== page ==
He said: “The plants were very bushy and the biggest I have ever seen. Some of the plants have been harvested and were hanging to dry.

select for full details “We found a water butt and a time switch, which is an automated system to turn the lights and water off.


PCSOs soon able to fine cyclists without lights *or* reflectors
Carlton Reid on Bike Biz 10 DEC 2013
Lords pass Bill giving police community support officers new powers to fine cyclists. Gov't amendment expands powers even further.

A new clause inserted by the Government into the Anti-social Behaviour, Crime and Policing Bill will give police community support officers (PCSOs) in England and Wales expansive new powers to stop and fine cyclists who do not have lights on their bikes. But not just lights. PCSOs will also be able to stop and fine cyclists if they don't have reflectors on their bicycles, including on the pedals. Clipless pedals don't have reflectors fitted to them, but to be street legal all bicycles used at night will need to have a rear reflector and two reflectors on each pedal.

PCSOs will also get new powers to give out on-the-spot fines to cyclists having more than one person on a bike; cyclists who fail to comply with traffic directions; and cyclists who blow reds. PCSOs will also be able to fine drivers parking in school zones and other motoring offences.

While the Government seems unable to do much to protect cyclists' safety on the roads with legislation that would actually make a difference it has spent time on a clause that could be used to harass cyclists who may be highly visible, with hundreds of pounds worth of lights but who don't have pedal reflectors worth pennies. select for full details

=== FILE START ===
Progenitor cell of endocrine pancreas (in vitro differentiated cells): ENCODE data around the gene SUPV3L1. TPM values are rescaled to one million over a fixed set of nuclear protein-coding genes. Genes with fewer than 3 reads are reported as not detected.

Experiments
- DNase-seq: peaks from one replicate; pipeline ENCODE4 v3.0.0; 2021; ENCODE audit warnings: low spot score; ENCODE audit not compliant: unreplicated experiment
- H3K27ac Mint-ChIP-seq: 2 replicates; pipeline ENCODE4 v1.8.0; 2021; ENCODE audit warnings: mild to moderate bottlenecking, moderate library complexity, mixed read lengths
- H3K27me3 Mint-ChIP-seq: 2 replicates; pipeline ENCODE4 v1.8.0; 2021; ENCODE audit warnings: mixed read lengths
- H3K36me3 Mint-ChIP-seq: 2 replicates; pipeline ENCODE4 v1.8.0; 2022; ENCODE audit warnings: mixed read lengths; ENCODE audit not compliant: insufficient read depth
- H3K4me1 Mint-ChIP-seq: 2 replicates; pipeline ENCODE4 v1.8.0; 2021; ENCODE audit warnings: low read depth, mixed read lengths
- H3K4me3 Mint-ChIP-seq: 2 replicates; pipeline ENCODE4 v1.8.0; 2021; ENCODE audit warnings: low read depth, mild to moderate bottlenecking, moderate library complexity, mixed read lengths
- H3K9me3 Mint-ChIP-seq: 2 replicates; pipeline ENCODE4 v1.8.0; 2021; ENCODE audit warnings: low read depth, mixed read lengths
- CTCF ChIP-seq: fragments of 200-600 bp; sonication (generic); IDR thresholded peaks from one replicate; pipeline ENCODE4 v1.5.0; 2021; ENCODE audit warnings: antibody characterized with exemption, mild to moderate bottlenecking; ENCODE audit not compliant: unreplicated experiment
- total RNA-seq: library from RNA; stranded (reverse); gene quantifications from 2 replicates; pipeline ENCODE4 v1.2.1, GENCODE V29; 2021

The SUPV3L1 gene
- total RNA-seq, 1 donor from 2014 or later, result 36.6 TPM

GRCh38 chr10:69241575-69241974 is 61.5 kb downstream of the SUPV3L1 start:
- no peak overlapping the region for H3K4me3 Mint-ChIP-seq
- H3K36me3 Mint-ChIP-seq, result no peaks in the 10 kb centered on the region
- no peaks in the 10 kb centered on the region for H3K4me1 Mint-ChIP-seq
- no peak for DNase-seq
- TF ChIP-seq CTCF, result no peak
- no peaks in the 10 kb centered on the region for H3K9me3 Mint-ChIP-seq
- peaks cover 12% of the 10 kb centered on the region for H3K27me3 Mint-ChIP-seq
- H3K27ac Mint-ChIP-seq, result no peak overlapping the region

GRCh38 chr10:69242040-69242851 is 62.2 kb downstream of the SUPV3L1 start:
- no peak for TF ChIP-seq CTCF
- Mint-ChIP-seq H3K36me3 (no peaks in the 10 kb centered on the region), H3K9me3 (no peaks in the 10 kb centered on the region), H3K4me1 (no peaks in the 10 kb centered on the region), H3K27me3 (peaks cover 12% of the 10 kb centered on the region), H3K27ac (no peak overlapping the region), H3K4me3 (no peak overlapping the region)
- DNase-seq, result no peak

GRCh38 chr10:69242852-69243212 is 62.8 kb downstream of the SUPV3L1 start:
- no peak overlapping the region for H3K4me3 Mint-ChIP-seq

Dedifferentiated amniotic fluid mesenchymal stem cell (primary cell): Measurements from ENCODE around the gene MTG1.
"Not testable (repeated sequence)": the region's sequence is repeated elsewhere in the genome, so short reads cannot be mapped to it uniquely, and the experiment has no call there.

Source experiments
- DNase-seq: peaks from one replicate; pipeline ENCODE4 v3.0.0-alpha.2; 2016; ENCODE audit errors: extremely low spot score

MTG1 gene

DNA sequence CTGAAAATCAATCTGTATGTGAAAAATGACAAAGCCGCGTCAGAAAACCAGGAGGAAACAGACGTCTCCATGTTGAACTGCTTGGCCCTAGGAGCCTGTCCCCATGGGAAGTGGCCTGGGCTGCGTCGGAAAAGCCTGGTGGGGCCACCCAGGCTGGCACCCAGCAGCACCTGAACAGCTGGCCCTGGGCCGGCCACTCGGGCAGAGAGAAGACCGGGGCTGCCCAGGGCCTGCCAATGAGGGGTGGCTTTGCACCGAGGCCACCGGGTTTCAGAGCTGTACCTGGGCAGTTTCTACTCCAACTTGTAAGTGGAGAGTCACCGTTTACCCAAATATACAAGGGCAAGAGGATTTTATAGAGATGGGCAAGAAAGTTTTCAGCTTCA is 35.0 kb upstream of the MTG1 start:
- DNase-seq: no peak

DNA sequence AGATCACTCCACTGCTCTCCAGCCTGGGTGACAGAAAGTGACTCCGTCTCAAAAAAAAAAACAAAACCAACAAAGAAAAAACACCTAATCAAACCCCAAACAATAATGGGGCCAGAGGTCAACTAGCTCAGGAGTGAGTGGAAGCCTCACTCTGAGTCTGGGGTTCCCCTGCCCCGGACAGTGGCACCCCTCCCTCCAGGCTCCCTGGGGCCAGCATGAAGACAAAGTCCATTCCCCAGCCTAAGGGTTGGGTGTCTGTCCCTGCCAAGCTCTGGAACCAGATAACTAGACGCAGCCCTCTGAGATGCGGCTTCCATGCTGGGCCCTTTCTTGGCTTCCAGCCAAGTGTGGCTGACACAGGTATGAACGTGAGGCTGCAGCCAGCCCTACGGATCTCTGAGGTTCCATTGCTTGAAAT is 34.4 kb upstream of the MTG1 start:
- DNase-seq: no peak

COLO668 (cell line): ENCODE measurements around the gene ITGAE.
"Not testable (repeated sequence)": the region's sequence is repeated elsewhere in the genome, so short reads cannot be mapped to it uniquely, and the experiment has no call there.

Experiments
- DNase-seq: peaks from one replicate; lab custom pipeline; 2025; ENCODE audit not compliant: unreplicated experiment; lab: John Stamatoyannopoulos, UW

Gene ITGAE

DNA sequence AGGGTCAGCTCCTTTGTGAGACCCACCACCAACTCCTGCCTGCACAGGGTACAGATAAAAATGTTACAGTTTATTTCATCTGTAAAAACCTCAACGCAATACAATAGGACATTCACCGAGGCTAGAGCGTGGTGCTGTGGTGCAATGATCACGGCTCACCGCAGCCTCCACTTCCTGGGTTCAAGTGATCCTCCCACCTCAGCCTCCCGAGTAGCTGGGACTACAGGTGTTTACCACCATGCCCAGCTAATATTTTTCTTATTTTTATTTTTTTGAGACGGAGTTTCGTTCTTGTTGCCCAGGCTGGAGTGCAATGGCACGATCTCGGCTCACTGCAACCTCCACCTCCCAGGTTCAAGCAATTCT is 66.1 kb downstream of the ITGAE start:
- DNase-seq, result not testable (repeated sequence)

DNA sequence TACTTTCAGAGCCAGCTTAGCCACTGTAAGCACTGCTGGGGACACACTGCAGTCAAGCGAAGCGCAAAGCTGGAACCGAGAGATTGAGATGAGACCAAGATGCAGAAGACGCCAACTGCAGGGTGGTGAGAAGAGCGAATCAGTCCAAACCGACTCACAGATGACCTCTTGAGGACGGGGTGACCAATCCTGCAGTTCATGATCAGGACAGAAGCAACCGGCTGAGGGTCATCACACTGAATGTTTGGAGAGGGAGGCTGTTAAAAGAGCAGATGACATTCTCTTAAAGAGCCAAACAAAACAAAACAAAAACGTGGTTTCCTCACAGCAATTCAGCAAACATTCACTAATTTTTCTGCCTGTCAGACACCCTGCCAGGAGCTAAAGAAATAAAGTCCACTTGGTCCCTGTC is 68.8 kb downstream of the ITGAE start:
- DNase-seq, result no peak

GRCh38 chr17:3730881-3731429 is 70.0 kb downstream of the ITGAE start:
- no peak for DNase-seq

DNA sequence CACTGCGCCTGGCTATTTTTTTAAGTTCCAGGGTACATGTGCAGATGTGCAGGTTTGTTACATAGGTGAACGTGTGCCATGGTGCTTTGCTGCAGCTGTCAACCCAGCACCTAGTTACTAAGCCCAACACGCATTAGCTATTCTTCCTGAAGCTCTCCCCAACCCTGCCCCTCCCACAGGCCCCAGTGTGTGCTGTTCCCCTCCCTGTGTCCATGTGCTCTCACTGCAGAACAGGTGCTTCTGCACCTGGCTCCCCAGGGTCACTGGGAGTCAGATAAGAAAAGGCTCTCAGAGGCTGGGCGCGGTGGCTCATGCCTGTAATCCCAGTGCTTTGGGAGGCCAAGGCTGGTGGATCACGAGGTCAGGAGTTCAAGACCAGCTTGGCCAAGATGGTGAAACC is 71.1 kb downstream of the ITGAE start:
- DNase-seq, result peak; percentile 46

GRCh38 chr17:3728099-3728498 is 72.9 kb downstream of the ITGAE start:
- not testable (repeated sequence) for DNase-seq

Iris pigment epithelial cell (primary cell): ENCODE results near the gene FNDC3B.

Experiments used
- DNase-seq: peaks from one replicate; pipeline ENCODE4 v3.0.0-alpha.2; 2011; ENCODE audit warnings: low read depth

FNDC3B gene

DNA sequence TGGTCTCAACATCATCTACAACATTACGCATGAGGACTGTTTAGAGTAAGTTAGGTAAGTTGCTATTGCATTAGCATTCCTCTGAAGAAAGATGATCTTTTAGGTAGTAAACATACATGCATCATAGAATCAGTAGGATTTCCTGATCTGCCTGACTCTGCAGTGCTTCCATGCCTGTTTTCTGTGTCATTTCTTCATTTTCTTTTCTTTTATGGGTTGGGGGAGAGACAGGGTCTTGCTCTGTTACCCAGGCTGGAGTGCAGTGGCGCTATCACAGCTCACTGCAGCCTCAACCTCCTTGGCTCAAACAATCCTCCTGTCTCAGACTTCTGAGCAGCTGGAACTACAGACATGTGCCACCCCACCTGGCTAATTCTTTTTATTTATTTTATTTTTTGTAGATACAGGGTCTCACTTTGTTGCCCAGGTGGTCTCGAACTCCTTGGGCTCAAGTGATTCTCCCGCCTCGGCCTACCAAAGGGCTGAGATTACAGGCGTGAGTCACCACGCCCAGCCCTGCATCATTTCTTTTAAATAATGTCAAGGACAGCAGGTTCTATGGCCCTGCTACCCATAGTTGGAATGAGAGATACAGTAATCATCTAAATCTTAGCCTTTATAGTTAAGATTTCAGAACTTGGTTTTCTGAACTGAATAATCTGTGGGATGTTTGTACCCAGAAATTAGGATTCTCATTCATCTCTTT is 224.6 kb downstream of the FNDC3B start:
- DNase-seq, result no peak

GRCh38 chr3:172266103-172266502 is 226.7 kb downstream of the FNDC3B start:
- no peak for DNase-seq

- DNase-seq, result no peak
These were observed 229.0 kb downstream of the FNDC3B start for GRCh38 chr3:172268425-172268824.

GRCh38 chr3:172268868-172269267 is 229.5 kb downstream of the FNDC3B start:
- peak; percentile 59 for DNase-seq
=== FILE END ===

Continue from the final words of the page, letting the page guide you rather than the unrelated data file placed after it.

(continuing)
Staffordshire Police to recruit eight PCSOs
The Sentinel 9 DEC 2013
STAFFORDSHIRE Police is recruiting eight new Police Community Support Officers.

The force is looking for applicants to join local policing teams across the county as PCSOs.

Chief Constable Mike Cunningham said: "I want the very best people to join us in serving the communities and we have created an online application process to help us find the very best candidates.

"The PCSO is very much part of the force family and their work is really valued by both the communities they serve and the police officers they work closely with.

"The role of a PCSO can be challenging but also very rewarding and I'm looking for people with a real passion for working with people and who have the determination to deliver the very best service."

Anyone wishing to apply should go to the force's website to complete the online application process before midday on December 20.

Mr Cunningham added: "We have some challenging questions in the online process to help us select those suitable to progress to interview, so it's important those interested take the time to answer the questions fully." select for full details


Heaton and Frizinghall PCSO Cath Elder is honoured
Telegraph and Argus 10 DEC 2013
A PCSO’s scheme to reduce burglary in Heaton and Frizinghall Bradford has won this year’s i13 award.

PCSO Cath Elder, of the North Bradford Neighbourhood Policing Team, worked with the community on the project.

The ‘i’ is an annual scheme run by West Yorkshire Police and supported by the West Yorkshire Police Community Trust and The High Sheriff of West Yorkshire, which offers grants of up to £200 for 11-18 year olds to carry out projects to improve their communities in conjunction with their local NPT.

PCSO Elder created a crime prevention video and secured Proceeds of Crime cash for its exposure at venues such as surgeries and children's centres.

The group canvassed Frizinghall residents for two new ‘No Cold Calling Zones’. These were launched last month and will bar people from calling at more than 250 homes in the area